With all the Thanksgiving feast planning, it would be easy to forget about the centerpiece.
It's too late to order one from the florist, but there are still some beautiful leaves right outside to gather. The colors will serve as a bed for some fresh fruits that we can enjoy later. Table grapes are fantastic right now. Bosc pears and some nuts streaming away from a small sugar pumpkin in the center of the table is simple and elegant.
It's almost time for leftovers, but as a dear friend of mine says, “planned overs.” I'm already thinking of what to do with all the stuff left from Thanksgiving dinner. The turkey itself makes the best gumbo orchestrated from the carcass. I keep whole frozen okra pods on hand to make that happen.
Of course, if I roast an extra turkey breast, there will be plenty for those favorite turkey sandwiches. This year I'm going to make sure I have a loaf or two of Braum's Buttermilk Bread on hand. My husband remains a huge fan of white bread on his sandwiches, so he sometimes makes a stop at our nearest Braum's on the way home just to get a loaf of that buttermilk bread.
I'm a die-hard whole-wheat and pumpernickel girl myself, so I haven't been keen on going back to the white loaves I grew up with. I couldn't help but notice the beautiful texture of the buttermilk loaf while making my husband's sandwich, so I made one for myself. Wow. I would say these buttermilk loaves are tops for flavor, texture and freshness. It makes me feel good to support a product made by a company with strong Oklahoma roots.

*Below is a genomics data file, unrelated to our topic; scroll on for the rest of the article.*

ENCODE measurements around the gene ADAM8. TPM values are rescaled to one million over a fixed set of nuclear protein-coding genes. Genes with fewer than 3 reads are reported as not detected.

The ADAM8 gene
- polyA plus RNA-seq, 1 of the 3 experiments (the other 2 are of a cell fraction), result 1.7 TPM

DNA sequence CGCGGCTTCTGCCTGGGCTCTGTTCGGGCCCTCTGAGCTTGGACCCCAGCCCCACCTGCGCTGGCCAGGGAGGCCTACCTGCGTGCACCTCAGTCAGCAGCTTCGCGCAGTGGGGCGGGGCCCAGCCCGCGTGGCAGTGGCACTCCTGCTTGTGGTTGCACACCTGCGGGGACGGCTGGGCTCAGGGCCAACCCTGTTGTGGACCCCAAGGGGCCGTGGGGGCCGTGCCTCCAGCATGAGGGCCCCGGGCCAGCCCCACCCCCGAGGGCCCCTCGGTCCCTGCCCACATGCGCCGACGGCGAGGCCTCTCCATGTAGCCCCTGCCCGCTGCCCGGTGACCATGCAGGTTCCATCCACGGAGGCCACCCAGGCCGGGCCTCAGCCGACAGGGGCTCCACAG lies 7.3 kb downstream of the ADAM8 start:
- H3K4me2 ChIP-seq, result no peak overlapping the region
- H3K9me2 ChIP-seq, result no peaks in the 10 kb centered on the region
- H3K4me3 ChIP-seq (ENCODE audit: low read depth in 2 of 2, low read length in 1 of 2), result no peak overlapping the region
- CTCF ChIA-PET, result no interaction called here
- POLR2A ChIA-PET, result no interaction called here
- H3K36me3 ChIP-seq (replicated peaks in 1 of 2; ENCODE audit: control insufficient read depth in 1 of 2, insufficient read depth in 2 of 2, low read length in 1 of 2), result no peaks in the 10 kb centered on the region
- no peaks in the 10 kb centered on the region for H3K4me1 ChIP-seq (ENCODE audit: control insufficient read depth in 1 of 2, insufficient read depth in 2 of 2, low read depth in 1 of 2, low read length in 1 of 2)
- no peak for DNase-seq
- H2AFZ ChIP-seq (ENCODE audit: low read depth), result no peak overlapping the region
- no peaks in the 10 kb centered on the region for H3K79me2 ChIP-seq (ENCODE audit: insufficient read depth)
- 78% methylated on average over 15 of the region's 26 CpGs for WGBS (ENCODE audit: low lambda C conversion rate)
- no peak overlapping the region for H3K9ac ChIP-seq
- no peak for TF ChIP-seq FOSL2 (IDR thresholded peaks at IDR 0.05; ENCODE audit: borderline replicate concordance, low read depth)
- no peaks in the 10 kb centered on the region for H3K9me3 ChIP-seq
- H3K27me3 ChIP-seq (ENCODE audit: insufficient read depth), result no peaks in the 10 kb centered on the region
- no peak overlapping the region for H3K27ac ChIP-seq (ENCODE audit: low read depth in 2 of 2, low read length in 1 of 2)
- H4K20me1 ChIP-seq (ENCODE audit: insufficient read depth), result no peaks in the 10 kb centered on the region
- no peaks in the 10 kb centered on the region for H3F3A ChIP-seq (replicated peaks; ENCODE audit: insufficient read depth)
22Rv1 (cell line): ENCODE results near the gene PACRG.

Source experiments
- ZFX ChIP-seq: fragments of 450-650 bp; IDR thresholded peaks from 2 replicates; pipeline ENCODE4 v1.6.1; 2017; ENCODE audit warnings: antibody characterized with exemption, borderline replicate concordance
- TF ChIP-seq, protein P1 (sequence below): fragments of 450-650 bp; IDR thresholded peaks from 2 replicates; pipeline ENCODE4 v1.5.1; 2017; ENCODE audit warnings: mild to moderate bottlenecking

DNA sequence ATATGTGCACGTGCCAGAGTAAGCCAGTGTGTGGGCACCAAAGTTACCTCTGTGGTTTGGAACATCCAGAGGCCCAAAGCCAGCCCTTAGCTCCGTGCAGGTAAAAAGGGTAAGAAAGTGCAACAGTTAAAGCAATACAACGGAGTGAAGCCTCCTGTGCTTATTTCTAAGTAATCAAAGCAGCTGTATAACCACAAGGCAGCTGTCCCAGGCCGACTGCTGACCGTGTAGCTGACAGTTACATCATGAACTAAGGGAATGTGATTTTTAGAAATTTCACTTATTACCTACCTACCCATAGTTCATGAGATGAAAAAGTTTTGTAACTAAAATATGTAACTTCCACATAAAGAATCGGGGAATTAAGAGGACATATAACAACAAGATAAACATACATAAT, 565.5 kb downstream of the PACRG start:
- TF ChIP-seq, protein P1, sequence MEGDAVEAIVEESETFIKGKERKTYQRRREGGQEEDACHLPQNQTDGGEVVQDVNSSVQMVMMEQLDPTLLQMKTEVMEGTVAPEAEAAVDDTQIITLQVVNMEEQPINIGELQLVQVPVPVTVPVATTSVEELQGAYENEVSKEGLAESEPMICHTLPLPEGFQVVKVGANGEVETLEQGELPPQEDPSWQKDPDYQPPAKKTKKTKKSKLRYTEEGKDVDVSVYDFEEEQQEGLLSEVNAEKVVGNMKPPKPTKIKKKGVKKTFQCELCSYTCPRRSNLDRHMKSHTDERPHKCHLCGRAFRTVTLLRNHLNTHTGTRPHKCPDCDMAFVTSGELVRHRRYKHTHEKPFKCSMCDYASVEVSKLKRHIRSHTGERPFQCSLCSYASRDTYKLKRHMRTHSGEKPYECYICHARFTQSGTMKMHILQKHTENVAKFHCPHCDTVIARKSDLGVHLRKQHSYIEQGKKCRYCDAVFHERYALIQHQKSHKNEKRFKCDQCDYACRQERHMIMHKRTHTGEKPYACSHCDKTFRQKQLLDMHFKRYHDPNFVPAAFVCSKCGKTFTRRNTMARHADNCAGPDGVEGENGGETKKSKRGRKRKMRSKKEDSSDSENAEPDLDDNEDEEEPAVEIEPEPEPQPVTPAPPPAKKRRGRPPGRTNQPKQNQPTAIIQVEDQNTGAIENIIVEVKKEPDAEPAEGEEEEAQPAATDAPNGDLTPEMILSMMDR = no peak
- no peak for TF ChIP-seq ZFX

Speaking of breads, if you made some of that popular pumpkin bread and have a little left over, cut it into cubes and add it along with any leftover dinner rolls to a bread pudding. Mixed with other breads or even as a stand alone ingredient in bread pudding the rich moist parcels of pumpkin embedded into mix are so good, you may want to make the pumpkin bread just to mix it into the pudding.
You might also try recycling a few of those dinner rolls into cinnamon toast crisps. That's right: crisps. They are sliced, buttered, sprinkled with cinnamon and sugar then baked in the oven at 350 degrees for 10 to 15 minutes until crisp and golden brown. These little tidbits keep well and are great to enjoy with a cup of tea or hot cider while decorating the tree.